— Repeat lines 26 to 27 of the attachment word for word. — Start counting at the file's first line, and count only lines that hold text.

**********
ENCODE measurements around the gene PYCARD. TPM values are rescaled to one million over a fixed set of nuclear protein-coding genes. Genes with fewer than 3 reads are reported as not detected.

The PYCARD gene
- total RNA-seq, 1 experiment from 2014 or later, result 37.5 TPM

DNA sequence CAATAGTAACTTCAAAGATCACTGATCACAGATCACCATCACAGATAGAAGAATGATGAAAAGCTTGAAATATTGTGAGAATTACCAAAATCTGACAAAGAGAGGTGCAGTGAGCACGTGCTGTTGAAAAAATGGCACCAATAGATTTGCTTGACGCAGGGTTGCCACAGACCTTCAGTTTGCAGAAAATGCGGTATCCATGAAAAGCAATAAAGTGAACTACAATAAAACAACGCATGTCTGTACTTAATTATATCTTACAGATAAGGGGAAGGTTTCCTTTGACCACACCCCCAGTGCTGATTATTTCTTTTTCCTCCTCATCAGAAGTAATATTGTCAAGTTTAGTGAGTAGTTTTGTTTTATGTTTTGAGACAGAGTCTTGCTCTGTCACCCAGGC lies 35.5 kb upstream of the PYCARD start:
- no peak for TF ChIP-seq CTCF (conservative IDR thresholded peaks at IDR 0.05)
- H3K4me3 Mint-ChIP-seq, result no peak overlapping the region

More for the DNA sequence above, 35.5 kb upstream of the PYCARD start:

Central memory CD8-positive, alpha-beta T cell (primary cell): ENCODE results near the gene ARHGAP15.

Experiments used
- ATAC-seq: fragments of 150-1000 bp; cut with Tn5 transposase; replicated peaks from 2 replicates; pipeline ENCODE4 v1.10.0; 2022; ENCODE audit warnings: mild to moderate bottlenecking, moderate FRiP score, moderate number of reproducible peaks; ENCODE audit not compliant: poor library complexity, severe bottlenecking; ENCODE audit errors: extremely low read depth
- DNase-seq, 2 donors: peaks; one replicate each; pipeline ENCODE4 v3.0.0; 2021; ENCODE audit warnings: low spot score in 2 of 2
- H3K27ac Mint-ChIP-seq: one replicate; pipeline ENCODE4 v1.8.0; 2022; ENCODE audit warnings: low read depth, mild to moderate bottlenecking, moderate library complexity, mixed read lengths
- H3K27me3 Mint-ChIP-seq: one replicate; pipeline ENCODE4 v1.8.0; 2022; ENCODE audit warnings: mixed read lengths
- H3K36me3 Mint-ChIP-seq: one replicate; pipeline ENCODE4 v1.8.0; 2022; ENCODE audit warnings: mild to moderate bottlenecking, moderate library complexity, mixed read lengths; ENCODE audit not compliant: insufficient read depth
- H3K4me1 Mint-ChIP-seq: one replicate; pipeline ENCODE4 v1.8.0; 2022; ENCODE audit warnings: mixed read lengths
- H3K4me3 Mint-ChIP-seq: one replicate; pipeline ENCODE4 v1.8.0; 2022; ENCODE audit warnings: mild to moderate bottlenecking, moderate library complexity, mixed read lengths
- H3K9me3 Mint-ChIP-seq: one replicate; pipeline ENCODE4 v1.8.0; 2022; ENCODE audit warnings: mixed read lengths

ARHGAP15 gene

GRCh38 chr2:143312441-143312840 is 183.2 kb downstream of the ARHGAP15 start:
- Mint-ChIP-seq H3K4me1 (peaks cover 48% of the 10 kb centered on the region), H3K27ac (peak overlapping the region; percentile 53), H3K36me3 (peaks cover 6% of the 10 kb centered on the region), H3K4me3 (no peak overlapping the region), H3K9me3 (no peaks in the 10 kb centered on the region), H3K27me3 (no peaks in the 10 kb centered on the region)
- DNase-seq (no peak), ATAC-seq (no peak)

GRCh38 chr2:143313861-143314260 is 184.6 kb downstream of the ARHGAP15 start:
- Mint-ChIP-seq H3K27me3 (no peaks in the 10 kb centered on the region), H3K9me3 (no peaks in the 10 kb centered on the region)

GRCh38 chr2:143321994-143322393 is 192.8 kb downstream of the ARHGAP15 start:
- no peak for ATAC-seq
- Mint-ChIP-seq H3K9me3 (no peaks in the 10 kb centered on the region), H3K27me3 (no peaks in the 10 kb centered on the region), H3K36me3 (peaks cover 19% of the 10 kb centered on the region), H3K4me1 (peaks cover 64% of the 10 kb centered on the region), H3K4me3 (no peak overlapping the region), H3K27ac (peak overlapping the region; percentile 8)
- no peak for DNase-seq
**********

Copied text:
- Mint-ChIP-seq H3K9me3 (no peaks in the 10 kb centered on the region), H3K27me3 (no peaks in the 10 kb centered on the region), H3K36me3 (peaks cover 19% of the 10 kb centered on the region), H3K4me1 (peaks cover 64% of the 10 kb centered on the region), H3K4me3 (no peak overlapping the region), H3K27ac (peak overlapping the region; percentile 8)
- no peak for DNase-seq